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Journal of OncologyVolume 2008 2008, Article ID 285374, 5 pages

Research Article

Medical School, Hanyang University, Seoul 133-791, South Korea

Department of Research and Development, HanCell Inc, Incheon 406-799, South Korea

Department of Biomedical Science, National Institute of Health, Seoul 122-701, South Korea

Department of Biological Science, Gachon University of Medicine and Science, Incheon 406-799, South Korea

Received 9 June 2008; Revised 17 July 2008; Accepted 22 July 2008

Academic Editor: Krešimir Pavelić

Copyright © 2008 Sang Koo Lee et al. This is an open access article distributed under the Creative Commons Attribution License, which permits unrestricted use, distribution, and reproduction in any medium, provided the original work is properly cited.


Aspirin and other nonsteroidal anti-inflammatory drugs show efficacy in the prevention of cancers. It is known that they can inhibit cyclooxygenases, and some studies have shown that they can induce apoptosis. Our objective in this study was to investigate the mechanism by which aspirin exerts its apoptosis effects in human cervical cancer HeLa cells. The effect of aspirin on the gene expression was studied by differential mRNA display RT-PCR. Among the isolated genes, mu-type calpain gene was upregulated by aspirin treatment. To examine whether calpain mediates the antitumor effects, HeLa cells were stably transfected with the mammalian expression vector pCR3.1 containing mu-type calpain cDNA pCRCAL-HeLa, and tumor formations were measured in nude mice. When tumor burden was measured by day 49, HeLa cells and pCR-HeLa cells vector control produced tumors of 2126  and 1638  , respectively, while pCRCAL-HeLa cells produced markedly smaller tumor of 434  in volume. The caspase-3 activity was markedly elevated in pCRCAL-HeLa cells. The increased activity levels of caspase-3 in pCRCAL-HeLa cells, in parallel with the decreased tumor formation, suggest a correlation between caspase-3 activity and calpain protein. Therefore, we conclude that aspirin-induced calpain mediates an antitumor effect via caspase-3 in cervical cancer cells.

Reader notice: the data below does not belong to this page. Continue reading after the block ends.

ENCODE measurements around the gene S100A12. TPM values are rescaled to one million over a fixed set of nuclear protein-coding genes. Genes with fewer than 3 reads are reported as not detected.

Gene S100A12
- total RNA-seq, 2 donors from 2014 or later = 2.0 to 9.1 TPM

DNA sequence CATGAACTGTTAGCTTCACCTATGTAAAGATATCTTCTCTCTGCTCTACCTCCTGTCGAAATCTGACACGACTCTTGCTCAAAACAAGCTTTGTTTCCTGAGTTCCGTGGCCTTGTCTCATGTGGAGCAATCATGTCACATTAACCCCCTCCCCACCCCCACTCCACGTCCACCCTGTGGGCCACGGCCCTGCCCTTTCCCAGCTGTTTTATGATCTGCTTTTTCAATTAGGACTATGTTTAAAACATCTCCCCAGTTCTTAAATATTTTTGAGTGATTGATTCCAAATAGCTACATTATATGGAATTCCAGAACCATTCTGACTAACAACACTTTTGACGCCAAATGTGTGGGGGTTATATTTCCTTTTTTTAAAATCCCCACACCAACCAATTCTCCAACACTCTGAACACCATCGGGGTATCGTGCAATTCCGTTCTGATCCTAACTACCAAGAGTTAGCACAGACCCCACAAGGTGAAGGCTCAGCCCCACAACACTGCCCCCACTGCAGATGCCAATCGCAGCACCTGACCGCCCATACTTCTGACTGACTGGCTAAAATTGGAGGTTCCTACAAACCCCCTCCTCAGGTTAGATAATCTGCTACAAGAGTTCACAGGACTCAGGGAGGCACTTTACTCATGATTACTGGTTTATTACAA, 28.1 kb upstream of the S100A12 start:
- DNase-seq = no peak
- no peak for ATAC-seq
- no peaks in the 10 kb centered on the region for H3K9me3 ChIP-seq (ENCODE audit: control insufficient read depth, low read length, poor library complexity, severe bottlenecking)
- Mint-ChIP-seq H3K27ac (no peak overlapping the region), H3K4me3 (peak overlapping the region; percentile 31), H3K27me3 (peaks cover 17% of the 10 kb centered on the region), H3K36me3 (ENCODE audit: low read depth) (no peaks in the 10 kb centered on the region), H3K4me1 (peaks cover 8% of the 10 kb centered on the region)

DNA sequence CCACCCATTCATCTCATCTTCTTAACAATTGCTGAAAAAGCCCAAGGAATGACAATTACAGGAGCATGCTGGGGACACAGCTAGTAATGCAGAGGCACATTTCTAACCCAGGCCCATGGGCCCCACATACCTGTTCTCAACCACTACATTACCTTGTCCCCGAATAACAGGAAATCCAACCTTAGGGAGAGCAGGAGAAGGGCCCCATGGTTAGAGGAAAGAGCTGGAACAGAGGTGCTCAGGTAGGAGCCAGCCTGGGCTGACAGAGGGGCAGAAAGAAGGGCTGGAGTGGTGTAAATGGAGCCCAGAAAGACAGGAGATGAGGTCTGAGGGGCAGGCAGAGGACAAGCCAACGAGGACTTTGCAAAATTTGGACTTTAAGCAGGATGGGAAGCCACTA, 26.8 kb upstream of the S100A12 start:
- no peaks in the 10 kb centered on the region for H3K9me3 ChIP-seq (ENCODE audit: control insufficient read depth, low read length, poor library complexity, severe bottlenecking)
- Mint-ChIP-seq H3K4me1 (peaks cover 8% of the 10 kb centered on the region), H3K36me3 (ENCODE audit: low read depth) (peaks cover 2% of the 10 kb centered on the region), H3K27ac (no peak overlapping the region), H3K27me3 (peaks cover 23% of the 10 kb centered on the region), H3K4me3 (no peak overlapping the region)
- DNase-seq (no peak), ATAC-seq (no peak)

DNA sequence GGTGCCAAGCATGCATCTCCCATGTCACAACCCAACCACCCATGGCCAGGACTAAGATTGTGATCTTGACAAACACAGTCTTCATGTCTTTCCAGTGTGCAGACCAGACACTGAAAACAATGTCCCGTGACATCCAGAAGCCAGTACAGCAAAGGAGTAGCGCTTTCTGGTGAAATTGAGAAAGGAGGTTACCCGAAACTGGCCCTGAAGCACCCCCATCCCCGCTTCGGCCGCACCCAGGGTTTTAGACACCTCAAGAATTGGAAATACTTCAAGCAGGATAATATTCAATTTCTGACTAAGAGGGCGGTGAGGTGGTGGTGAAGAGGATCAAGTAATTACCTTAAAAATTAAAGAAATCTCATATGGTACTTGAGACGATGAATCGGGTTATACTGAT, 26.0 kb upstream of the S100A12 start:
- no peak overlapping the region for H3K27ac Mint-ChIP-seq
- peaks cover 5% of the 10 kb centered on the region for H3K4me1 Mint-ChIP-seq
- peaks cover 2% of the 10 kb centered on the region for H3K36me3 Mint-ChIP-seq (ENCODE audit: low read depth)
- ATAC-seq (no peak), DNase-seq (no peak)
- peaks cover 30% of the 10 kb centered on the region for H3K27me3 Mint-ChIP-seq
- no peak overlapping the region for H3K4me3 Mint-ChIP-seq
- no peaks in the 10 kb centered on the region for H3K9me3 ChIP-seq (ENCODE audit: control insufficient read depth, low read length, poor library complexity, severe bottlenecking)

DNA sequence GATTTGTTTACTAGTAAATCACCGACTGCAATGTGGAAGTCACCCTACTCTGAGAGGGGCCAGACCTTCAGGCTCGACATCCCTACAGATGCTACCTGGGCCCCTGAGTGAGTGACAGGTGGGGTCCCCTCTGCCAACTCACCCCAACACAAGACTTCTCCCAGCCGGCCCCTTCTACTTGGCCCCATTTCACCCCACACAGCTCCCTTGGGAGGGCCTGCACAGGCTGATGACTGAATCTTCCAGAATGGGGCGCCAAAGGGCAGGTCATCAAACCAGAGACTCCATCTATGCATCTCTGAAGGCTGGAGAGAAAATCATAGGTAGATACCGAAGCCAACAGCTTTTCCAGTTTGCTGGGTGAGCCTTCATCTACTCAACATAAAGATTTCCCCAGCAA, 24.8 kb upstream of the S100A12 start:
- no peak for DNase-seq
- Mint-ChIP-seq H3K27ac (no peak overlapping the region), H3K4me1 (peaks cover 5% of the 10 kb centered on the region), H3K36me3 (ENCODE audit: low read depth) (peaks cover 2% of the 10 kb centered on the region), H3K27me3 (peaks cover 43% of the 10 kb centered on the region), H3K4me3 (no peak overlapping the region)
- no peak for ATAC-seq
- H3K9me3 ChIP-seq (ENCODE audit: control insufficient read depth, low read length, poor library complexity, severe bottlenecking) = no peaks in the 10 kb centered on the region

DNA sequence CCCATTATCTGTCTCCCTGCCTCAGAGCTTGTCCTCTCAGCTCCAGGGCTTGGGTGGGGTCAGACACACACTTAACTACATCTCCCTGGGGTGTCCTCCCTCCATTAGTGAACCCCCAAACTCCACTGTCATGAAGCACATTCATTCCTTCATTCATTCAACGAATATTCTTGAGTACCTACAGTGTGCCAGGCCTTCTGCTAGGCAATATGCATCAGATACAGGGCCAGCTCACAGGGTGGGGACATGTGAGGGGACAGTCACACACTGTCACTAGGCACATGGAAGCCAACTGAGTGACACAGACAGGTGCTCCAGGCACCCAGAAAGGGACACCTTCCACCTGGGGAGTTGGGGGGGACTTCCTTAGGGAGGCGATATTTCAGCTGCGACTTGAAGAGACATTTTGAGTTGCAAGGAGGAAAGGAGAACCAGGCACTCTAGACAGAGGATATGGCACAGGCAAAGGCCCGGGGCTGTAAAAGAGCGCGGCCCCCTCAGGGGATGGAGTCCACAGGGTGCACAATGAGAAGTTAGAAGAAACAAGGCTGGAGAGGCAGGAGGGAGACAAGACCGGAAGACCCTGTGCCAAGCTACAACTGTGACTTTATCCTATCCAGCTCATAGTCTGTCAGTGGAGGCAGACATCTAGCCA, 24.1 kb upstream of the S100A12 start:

Author: Sang Koo Lee, Min Seon Park, and Myeong Jin Nam



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